The world is in the throes of far-reaching technological revolutions. Some of the innovations are having an immediate impact, but others are more gradual. Some become quickly outdated, and others do more harm than good. In a long lifetime, I have witnessed the various ways in which scientists and scholars have contributed to an agricultural revolution. Almost always, revolutions have come through building a sense of community. When I joined the staff of the Rockefeller Foundation in New York, the Agricultural Division was concentrating its efforts on the transformation of food production around the world. Its programs led to what came to be called the Green Revolution. It all began when a little group of agricultural scientists from three of America’s foremost land grant colleges set about studying how Mexico could improve its yield of the basic food crops, especially corn and wheat. They integrated themselves into the Department of Agriculture in the Mexican government in an Office of Special Studies. In this way, Mexicans received credit for their accomplishments. They were confident they could turn around food production in any country by dealing with the root causes of its problems. Mexico had used up its foreign exchange by importing corn and wheat. The goal was to triple or quadruple yields and make imports less necessary. The staff went out into the field to demonstrate new methods and adapt old ones in growing crops. They established demonstration stations. One of the scientists, Norman Borlaug, went to Northern Mexico to work on wheat production and years later won the Nobel Prize for his efforts. The Rockefeller Foundation established an International Rice Research Center in the Philippines where new varieties of rice called IR8 were introduced that quadrupled rice production. The same was true of other crops in Asia and Africa. The international community took on the financing of worldwide programs that Rockefeller and Ford had initiated. American agricultural colleges provided the manpower for these expanded efforts and foreign agricultural centers the knowledge for crossing their varieties with others in neighboring countries. The agricultural revolution provides an example of how a private organization brings about far-reaching changes through expertise that involves bonding with fellow agriculturalists around the world.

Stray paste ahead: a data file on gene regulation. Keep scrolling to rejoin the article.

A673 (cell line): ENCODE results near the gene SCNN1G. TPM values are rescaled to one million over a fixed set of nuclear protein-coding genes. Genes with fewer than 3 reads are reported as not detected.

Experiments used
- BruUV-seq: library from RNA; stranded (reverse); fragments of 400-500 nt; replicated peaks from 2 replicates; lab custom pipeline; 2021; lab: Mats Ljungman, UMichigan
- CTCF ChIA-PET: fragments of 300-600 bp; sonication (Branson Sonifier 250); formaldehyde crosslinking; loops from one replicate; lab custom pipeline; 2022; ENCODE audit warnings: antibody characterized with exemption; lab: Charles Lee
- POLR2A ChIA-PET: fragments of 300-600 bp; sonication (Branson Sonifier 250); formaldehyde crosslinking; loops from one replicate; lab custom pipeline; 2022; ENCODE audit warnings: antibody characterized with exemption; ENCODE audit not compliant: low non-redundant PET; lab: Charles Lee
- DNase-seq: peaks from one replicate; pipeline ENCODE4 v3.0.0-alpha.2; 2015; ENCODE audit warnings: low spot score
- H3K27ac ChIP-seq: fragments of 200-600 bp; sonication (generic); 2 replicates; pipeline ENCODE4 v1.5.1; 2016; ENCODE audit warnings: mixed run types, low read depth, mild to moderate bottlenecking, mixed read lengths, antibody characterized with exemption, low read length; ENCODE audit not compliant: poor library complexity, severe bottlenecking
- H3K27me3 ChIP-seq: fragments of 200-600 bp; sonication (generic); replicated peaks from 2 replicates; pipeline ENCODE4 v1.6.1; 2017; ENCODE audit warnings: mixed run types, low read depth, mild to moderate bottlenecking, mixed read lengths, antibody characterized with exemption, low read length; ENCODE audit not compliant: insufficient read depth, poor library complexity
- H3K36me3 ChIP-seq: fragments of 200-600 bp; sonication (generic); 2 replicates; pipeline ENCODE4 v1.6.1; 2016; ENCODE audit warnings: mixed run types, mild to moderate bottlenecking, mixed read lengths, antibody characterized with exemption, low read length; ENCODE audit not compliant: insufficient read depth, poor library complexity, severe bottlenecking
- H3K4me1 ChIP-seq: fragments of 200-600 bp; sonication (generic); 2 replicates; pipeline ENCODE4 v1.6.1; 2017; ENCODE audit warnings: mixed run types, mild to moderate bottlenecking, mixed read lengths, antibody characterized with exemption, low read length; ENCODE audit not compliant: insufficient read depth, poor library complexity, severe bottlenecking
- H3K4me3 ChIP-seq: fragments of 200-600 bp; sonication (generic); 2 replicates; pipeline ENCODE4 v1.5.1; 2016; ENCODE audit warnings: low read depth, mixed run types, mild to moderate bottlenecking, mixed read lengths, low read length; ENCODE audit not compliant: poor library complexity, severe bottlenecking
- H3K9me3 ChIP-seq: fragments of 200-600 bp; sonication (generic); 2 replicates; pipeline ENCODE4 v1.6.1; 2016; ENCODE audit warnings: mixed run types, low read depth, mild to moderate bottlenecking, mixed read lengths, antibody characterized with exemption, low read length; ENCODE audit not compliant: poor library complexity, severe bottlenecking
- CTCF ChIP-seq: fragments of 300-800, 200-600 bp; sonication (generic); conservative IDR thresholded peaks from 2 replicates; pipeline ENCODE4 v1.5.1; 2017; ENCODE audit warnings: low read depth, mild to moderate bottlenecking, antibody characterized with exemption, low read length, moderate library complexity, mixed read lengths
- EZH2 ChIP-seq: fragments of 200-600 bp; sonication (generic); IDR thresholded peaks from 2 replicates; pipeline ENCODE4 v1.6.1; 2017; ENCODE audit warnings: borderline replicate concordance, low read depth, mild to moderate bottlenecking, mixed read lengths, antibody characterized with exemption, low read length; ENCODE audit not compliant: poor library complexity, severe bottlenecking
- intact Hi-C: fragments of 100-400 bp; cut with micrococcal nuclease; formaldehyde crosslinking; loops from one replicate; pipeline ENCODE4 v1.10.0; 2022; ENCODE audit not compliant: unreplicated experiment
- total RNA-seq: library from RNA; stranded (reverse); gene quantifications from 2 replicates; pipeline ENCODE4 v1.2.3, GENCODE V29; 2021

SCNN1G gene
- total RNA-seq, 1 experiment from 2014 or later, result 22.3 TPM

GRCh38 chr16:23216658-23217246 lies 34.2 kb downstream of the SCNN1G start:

For the most part, the scholarly world is better off because of technological advances. Technology, however, has limits and depends on people to make it meaningful. One example of the ways that technology promises to improve our scholarship, particularly on the presidency and the American government, is the cache of presidential recordings from Franklin D. Roosevelt through Richard Nixon. They have the potential to alter our understanding of postwar America, but, without careful exploration, they also might be another well advertised revolution that comes up short. Having witnessed the debates about the presidential tapes over the past several years, I would argue that the key to their future may well depend on the communities of knowledge that are emerging to serve their ends. How should scholars and students go about building those communities? Where is the human capital for such programs?